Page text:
Finally, I also have a vertical for HF. I was given a Butternut HF6V which had snapped at the base. A new ground fixing arrangement was duly conceived and I also fashioned 12m and 17m coils from central heating piping (not ideal, but they work well in the dry). The Butternut is sited next to a tree which affords it some support and surprisingly, it has worked rather well even since we built a fourth bedroom onto the side of the house, the corner of which is less than a metre away. Still, I worked the Maldives on 30m using this antenna under these less than ideal conditions!
This array is just about as large as my garden will allow, as the photograph on the left demonstrates. The Mini-Quad in particular is the widest antenna that I can attach to the mast without it fouling on the house when tilted over . . . .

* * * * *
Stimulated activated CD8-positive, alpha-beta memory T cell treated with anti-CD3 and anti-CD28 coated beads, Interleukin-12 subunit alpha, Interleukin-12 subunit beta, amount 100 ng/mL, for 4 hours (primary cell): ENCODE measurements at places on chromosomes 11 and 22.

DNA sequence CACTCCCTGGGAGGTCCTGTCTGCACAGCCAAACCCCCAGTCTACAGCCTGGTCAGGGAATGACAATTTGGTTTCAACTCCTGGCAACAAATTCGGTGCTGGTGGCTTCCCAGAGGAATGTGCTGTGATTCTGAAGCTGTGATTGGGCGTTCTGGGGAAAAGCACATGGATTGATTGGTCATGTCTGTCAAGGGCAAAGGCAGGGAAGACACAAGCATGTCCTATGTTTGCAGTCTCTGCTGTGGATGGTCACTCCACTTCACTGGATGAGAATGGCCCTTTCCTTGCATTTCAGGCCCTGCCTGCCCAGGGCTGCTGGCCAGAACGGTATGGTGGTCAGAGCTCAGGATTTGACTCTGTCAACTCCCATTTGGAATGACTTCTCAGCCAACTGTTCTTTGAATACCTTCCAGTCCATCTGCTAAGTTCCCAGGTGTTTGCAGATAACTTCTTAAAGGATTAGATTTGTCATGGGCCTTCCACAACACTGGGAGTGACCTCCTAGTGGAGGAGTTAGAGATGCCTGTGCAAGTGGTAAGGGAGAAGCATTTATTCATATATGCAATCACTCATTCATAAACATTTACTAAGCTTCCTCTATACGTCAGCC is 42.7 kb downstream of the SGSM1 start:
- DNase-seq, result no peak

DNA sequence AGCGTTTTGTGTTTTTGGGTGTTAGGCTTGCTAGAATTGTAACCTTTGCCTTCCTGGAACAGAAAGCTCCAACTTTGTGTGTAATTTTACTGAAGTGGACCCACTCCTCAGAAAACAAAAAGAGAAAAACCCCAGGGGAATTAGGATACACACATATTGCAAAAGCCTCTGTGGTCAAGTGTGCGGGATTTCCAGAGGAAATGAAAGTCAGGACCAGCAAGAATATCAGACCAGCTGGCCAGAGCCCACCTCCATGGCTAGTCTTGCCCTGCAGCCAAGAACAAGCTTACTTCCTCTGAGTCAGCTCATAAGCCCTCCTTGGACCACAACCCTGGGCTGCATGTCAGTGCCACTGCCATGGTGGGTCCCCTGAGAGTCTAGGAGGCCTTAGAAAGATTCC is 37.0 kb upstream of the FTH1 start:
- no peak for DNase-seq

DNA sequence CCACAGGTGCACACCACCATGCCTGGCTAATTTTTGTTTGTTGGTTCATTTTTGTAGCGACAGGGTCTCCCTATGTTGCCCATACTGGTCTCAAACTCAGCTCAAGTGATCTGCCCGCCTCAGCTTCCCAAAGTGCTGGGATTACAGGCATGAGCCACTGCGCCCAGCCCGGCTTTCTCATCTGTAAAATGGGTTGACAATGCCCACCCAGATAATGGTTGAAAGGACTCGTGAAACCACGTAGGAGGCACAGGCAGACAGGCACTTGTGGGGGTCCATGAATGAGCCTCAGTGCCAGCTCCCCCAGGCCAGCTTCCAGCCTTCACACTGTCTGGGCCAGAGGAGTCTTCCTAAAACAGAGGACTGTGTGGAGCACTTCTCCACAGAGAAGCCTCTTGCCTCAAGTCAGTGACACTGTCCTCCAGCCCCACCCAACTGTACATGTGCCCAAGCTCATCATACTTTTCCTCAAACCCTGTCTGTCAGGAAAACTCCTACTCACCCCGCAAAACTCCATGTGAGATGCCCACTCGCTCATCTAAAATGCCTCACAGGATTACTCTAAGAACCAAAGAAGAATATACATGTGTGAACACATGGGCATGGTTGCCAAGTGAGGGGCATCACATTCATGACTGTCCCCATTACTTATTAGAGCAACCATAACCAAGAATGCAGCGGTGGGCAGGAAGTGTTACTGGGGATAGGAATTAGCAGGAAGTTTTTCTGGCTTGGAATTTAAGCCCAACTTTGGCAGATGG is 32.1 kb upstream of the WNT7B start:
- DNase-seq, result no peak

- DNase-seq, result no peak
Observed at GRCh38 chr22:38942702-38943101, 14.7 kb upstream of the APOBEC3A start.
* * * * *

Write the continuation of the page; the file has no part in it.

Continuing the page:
Close-up of the Butternut with the home-made coils and straps for 18 and 24MHz.
The Butternut is nicely ‘hidden’ against the Silver Birch.
. . . . and although a tilt-over antenna system is the ultimate in simplicity as far as maintenance is concerned. Assistance is always welcome, no matter how small ------>
The array has to be precisely positioned to get it past the corner of the house.
This is Mark - the Junior-Op.
To Carry my UHF and SHF antennas, (18 ele for 70cm, 35 ele for 23cm and 25 ele for 13cm), I bolted a 2 inch aluminium scaffold pole to the side of the house. Latterly, this installation has been greatly ruggedised by housing the rotator in a modified cage from Tennamast so as to give greater protection in times of high wind.